On appeal from: [2011] CSIH 9

The respondent council had granted planning permission for a rival superstore 800 metres from the appellant’s supermarket. The appellant unsuccessfully applied for judicial review of the council’s decision arguing that it had improperly interpreted and applied the development plan and that failed to consider its own policy (the “sequential test”). On appeal, the appellant submitted that if there was a dispute about the meaning of a policy in the development plan it was for the court to determine what the words were capable of meaning. If the planning authority attached a meaning to the words which they were not properly capable of bearing, then it made an error of law, and had failed properly to understand the policy.

The Supreme Court dismissed the appeal. Policy statements should be interpreted objectively in accordance with the language used, read as always in its proper context. That was not to say that such statements should be construed as if they were statutory or contractual provisions. Many of the provisions of development plans are framed in language whose application to a given set of facts requires the exercise of judgement. Such matters fell within the jurisdiction of planning authorities, and their exercise of their judgement could only be challenged on the ground that it was irrational or perverse. Nevertheless, planning authorities did not live in the world of Humpty Dumpty: they could not make the development plan mean whatever they would like it to mean.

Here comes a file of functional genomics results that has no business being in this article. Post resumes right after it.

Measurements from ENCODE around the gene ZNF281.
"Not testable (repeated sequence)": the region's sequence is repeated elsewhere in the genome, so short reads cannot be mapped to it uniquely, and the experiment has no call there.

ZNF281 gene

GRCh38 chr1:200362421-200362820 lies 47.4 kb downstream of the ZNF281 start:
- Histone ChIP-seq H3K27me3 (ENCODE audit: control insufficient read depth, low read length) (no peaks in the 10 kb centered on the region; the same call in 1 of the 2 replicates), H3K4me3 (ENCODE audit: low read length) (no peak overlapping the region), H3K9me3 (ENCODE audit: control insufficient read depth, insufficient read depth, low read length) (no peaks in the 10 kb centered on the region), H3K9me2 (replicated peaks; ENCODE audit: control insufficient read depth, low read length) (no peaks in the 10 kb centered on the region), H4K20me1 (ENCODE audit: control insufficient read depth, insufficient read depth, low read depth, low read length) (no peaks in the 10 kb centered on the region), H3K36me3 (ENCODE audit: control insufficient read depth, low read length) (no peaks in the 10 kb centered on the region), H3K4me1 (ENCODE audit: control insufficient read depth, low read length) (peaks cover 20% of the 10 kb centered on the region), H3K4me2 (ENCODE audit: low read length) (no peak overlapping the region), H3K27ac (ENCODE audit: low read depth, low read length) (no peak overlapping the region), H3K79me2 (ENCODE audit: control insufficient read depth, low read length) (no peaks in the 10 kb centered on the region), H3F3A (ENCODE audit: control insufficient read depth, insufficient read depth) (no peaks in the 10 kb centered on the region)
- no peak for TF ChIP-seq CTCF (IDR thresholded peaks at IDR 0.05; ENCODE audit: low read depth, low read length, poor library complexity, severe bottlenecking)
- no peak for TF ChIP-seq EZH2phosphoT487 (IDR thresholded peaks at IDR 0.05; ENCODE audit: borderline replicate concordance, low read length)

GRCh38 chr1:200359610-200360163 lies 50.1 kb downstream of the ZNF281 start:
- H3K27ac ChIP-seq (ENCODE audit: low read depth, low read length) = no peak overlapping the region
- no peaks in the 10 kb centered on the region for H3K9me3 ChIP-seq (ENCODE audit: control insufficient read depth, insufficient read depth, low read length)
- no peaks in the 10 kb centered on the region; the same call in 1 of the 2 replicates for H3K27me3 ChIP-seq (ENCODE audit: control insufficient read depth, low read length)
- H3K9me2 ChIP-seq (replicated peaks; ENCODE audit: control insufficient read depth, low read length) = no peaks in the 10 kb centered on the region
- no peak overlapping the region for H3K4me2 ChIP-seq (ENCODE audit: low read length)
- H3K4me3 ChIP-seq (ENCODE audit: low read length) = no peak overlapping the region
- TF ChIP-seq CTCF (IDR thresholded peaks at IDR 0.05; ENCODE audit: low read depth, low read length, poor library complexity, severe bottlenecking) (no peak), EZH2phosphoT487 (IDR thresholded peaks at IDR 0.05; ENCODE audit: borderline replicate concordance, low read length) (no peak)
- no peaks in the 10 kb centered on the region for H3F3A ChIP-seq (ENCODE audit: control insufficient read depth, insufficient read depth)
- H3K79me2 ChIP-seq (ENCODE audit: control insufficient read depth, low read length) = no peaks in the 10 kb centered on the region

An error in interpreting the policies would be material only if there was a real possibility that the determination might have been different, and in this case the Court was not persuaded there was any such possibility in this case.

For judgment, please download: [2012] UKSC 13
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For a non-PDF version of the judgment, please visit: BAILII